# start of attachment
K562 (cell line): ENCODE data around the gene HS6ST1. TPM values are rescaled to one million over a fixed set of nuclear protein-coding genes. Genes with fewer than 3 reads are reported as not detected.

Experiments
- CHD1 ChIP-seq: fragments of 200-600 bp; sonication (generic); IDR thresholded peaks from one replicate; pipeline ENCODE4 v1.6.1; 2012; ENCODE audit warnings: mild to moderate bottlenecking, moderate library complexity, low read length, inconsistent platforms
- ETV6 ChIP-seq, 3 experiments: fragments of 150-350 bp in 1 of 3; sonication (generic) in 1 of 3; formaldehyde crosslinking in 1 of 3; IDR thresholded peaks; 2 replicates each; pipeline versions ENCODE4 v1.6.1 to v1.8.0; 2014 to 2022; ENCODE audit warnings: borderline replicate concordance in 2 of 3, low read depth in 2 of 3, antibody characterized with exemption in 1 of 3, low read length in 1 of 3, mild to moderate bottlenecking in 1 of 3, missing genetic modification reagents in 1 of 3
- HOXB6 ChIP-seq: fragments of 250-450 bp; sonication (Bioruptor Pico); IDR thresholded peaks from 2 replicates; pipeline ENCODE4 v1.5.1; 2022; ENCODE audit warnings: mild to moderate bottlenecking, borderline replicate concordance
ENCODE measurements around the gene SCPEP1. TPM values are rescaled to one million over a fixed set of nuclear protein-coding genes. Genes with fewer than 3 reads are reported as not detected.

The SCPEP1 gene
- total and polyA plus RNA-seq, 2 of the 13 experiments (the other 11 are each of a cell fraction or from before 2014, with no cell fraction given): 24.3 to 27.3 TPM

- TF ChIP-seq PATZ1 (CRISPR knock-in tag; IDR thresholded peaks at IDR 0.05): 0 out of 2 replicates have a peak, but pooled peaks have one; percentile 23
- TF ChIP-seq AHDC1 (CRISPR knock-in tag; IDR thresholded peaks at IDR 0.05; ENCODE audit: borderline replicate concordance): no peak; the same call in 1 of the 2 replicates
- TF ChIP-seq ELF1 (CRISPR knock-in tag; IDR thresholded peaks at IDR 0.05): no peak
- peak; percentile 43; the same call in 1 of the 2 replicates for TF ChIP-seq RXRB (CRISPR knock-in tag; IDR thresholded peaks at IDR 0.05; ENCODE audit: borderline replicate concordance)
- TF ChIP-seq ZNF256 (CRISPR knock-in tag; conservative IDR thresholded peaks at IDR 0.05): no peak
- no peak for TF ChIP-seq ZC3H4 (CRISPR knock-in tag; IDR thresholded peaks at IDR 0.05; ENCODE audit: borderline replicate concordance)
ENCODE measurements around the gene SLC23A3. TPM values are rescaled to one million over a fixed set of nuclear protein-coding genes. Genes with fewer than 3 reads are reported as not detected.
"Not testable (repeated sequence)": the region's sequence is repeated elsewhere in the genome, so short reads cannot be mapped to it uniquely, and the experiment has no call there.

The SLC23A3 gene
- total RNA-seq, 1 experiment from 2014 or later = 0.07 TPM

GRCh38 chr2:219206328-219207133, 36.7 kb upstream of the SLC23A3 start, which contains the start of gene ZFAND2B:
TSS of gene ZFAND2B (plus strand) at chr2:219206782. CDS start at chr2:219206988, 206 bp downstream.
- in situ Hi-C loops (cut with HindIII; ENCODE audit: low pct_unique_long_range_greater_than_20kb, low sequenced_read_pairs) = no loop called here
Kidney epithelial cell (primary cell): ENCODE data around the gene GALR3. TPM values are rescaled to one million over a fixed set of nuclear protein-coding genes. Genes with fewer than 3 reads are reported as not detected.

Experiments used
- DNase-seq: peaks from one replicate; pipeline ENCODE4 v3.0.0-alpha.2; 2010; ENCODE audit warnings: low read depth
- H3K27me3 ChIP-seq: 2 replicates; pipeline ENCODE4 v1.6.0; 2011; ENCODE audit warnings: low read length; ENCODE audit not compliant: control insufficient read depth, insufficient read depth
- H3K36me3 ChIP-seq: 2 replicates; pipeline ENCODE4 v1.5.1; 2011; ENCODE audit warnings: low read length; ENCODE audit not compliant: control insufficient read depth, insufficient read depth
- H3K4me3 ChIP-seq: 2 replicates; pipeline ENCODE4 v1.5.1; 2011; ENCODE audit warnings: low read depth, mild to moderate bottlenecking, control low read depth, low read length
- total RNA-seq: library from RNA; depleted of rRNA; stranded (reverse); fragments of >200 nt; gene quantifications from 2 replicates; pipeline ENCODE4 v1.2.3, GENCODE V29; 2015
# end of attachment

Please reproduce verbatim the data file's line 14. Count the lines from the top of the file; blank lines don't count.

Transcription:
- no peak for TF ChIP-seq ZC3H4 (CRISPR knock-in tag; IDR thresholded peaks at IDR 0.05; ENCODE audit: borderline replicate concordance)